U.S. regulators' $14 million settlement with high-frequency trading firm
Optiver over oil price manipulation in 2007 is a "milestone" victory in
their toughening stance on market malfeasance which is being...
By Pauline Skypala
High-frequency traders and commodity speculators are bad for markets,
according to Finance Watch, which is backing a proposed clampdown on such
market participants across Europe under the revised...
By Philip Stafford in London
Two telecom companies have claimed they will build the fastest trading
connection between London and New York, a development that highlights
growing demand from investors for...
By David Sheppard and Jonathan Stempel
U.S. regulators claimed their first victory in a four-year old effort to
crack down on oil market manipulation on Thursday, announcing a $14 million
By David Sheppard
U.S. President Barack Obama's bid to dampen the influence of oil
speculators by having regulators set trading margins could backfire,
potentially making prices even more volatile and leaving...
Leo Melamed, former chairman of the Chicago Mercantile Exchange, said on
Tuesday that large, privately negotiated trades that sparked a protest in
CME Group's Eurodollar options are critical to the...
BOE's Andy Haldane Channels Zero Hedge, Reveals The Liquidity Mirage And The Collateral Crunch
It's not as if this should come as a major surprise to ZeroHedge readers, but to hear officials from the Bank of England pointing out the sub-optimal nature of the financial system's information asymmetries is refreshing. Be it via any one of Andrew Haldane's three so-called arms-races (Returns - the past, Speed - the present, and Safety - the future), analogizing to the winner-takes-all 'sex-fest' blubberiest-optima of elephant seals and their 'extinction' implications, these socially 'bad' financial system outcomes are channeled superbly by the comedic Brit.
Returns to financial capital and financial labor rose to extraordinary levels by historical context in the lead-up to the crisis and were a key driver or propagator of the market's financial instability. Forget "keeping-up-with-the-Jones", this was "keeping-up-with-the-Goldmans" as the returns-race was achieved by leverage.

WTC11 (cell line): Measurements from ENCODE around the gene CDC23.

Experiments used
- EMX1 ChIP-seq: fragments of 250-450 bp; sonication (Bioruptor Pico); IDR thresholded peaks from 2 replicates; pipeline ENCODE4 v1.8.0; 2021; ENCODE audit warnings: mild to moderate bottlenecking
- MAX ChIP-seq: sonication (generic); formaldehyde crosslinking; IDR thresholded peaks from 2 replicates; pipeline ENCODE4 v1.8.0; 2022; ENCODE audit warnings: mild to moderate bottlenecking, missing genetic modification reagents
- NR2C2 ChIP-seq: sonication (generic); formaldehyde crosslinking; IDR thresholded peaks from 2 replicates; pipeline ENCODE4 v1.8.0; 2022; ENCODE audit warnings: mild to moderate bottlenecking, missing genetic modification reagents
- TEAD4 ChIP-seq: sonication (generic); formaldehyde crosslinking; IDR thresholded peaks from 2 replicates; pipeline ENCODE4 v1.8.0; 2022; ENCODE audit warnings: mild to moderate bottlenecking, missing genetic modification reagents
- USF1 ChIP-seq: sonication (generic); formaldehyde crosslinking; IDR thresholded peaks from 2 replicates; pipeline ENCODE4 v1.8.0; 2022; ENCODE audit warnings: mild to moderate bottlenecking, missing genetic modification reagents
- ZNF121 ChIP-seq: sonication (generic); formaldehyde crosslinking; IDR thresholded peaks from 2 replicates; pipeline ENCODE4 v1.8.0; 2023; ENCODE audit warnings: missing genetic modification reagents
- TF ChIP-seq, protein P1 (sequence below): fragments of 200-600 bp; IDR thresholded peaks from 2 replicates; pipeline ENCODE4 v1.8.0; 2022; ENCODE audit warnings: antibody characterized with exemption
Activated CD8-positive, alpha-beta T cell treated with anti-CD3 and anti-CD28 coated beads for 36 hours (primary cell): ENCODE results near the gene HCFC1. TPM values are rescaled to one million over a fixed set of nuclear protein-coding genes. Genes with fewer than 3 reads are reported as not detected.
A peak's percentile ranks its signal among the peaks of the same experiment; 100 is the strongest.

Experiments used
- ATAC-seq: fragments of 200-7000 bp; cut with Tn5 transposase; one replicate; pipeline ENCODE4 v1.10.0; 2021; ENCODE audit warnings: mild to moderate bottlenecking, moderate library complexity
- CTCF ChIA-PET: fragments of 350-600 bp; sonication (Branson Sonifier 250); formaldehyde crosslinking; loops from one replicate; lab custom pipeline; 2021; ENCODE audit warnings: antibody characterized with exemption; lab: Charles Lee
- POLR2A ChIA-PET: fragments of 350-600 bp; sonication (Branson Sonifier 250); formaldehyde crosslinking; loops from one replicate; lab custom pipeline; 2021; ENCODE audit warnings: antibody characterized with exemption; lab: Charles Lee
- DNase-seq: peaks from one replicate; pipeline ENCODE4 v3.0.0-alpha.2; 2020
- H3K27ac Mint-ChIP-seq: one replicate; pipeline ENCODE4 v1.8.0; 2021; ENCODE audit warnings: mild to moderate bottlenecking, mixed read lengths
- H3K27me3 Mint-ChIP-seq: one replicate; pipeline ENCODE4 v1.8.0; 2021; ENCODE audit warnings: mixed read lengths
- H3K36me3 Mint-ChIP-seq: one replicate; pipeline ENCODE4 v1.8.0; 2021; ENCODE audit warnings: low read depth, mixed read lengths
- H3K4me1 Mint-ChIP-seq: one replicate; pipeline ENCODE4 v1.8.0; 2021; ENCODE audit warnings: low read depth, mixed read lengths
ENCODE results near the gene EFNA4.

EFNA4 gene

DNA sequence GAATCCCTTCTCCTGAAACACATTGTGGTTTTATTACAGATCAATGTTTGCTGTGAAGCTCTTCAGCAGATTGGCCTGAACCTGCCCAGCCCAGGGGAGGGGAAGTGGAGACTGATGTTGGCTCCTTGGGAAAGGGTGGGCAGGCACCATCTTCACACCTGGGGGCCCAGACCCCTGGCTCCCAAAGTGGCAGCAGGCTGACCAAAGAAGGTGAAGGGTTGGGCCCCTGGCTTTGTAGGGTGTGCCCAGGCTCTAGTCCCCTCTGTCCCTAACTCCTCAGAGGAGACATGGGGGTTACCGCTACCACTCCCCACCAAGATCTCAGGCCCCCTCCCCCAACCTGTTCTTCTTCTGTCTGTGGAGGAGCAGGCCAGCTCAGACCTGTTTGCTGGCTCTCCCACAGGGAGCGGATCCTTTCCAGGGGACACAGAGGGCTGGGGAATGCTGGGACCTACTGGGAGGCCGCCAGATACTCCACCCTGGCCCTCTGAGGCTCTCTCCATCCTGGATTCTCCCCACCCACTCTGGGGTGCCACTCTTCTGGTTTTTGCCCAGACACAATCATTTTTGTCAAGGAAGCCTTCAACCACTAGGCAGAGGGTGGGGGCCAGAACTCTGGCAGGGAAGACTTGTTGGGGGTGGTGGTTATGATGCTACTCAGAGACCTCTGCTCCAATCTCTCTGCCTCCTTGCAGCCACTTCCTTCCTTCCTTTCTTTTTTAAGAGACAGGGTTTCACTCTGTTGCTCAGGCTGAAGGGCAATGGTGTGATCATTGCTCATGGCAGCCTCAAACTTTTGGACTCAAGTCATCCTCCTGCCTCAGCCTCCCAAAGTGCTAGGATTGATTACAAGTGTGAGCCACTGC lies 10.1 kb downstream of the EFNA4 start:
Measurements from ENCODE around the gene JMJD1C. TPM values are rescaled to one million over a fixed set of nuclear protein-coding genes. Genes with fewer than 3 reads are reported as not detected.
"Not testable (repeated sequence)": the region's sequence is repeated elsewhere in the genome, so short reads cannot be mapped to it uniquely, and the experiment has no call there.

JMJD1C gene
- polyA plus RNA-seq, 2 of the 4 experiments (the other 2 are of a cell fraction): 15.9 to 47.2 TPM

The current Speed-race, specifically trade-execution times and high-frequency-trading, where he crushes the hopes of every quote-stuffing algo's dreams of 'helping' the financial markets pointing to the mirage of liquidity that is provided as well as the fact that it removes bandwidth from the slower 'rest' of the market and warns "The Flash Crash was no one-off".
Finally he shifts to the future noting that we have seen since the crisis morph to a quest for safety, as opposed to risk/return, as, for example, bank debt investors increasingly seek security or collateral as "everyone wants to be senior or first in the queue" and just as we noted, the central banks have been willing and self-fulfilling participants in this safety race via their loan, purchase, and QE programs and its implicit subordination of everyone else as banks balance sheets become more and more encumbered.
Focusing on macro-prudential (as opposed to micro-based focus) solutions, he suggest capping leverage (and maybe bonuses), enforce order-cancellation rules to end quote-stuffing, and finally a limit on how much a central bank can encumber bank assets may be needed. A must-watch to reassure one's self that some central bankers really get it as unlike before, when nobody would touch on topics covered by ZeroHedge with a ten-foot-pole, at least they do now, if with a one-year delay.
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